Yes you do. I don't care if your business only relies on local customers, you still need a presence on the Internet. Hundreds of books have been written on Internet marketing so go read one but for now you need to know a couple of basic facts. Firstly, localised businesses need a website even more than national ones because they don't have the same marketing budget and a website is a cheap way of reaching your customers. Secondly, a short, descriptive domain name is much easier to remember than a telephone number. When you close this article down, try to remember 'Call - 72618974990' and 'KatesPetStore.com' and see which one is easier to recall. Put your website address on vehicles, signs, windows....just about anywhere you can put it and it will bring you more customers.
7. Sack your Accountant
Why pay a small fortune every month/year for something you can almost certainly do yourself? There is so much cheap accountancy software available online that month-to-month bookkeeping is something you must do yourself. I don't care if you're computer illiterate or not. The fact that you're reading this article is proof enough that you are capable of looking after your monthly accounts. You will probably still need an Accountant for your end of year submissions and for tax issues but don't pay somebody for something that can be done so quickly and easily with a $50 accounts program. Don't have time to do your own bookkeeping? Get your partner, sister, uncle or next door neighbour to do it. I guarantee that even if you pay them a small monthly fee, it will be considerable cheaper than your Accountant.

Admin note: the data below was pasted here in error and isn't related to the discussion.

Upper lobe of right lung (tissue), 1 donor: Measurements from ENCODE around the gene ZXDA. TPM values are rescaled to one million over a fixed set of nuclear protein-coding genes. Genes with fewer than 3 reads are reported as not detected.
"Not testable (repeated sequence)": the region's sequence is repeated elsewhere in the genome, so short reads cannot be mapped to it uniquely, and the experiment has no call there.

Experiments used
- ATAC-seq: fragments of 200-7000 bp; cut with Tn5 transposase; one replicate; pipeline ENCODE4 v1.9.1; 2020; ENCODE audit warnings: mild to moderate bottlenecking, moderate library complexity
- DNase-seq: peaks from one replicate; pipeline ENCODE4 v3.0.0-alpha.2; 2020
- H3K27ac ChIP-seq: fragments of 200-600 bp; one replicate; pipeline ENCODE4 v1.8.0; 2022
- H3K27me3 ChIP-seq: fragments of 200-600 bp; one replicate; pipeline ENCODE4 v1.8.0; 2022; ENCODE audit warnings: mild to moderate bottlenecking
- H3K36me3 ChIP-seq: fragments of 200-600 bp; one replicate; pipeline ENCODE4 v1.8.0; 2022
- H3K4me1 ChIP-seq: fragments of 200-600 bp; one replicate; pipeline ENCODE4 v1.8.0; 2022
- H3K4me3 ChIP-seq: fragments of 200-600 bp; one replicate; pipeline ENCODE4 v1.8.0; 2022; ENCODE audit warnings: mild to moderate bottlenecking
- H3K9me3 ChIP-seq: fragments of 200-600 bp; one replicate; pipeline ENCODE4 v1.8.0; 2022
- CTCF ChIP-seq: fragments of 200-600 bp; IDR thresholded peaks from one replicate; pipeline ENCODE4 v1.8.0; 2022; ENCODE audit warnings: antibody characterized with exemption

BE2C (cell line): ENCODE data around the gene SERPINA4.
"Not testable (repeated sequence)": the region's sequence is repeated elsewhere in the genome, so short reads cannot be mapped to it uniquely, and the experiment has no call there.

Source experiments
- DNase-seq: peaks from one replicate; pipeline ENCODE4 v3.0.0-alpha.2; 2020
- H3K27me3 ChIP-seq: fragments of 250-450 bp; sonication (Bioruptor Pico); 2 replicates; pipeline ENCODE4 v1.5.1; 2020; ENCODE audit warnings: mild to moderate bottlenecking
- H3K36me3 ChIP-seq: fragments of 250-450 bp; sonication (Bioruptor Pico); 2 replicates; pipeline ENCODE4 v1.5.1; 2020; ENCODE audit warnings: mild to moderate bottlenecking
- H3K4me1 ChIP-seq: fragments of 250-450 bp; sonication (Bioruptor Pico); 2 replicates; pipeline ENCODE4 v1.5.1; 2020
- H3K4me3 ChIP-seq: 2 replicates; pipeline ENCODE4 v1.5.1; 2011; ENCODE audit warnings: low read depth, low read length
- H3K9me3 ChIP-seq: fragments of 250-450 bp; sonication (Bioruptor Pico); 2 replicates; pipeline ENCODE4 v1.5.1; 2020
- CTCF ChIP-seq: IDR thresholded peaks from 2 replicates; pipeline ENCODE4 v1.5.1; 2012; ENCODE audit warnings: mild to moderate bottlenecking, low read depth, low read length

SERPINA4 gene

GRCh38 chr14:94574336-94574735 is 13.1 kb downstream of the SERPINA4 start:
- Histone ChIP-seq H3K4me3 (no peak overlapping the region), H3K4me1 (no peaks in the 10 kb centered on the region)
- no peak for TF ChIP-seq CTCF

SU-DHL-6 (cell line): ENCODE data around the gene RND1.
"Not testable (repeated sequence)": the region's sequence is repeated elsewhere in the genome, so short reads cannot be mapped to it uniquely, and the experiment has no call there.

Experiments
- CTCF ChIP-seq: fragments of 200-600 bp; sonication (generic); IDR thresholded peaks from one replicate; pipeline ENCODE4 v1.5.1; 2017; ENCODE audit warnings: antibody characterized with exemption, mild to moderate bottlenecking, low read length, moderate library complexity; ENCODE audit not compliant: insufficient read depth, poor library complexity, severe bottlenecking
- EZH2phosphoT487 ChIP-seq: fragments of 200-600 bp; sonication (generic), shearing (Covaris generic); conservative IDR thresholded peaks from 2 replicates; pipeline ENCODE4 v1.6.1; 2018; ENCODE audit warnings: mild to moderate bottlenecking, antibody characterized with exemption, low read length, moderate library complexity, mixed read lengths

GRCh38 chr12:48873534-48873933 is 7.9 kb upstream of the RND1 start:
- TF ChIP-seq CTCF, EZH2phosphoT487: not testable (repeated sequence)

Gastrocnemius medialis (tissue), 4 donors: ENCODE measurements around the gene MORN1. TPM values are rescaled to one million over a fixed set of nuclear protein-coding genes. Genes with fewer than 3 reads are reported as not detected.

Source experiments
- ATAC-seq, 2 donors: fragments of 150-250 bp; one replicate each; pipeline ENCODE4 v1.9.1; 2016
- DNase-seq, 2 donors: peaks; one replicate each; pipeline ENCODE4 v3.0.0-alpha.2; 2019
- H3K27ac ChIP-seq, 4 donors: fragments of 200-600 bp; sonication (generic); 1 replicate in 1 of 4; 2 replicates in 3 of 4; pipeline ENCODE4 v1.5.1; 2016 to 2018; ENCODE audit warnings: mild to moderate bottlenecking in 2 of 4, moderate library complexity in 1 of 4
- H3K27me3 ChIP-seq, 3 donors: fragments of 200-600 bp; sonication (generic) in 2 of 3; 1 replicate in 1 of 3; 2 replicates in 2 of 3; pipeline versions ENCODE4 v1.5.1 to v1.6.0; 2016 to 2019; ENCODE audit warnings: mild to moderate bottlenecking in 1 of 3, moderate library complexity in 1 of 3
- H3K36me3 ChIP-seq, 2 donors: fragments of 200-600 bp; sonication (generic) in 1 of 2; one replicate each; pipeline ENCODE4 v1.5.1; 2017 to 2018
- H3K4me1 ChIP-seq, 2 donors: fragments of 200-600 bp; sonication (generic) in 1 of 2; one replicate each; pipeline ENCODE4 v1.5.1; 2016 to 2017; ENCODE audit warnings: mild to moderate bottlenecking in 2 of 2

Whatever your product or service, you need to advertise. It may just be putting flyers through the neighbours door but it still costs time and money and you need to know if it works? I have seen so much advertising money wasted in my career it makes me weep. You MUST establish how every one of your customers came to find your business. This data is absolutely crucial in determining where you spend your valuable advertising budget. Monitor it closely and if something isn't paying it's way, get rid of it. Don't be concerned that other companies still use the medium, that's their look-out. Have you ever considered that some companies advertise in certain media just because their competition do? Madness!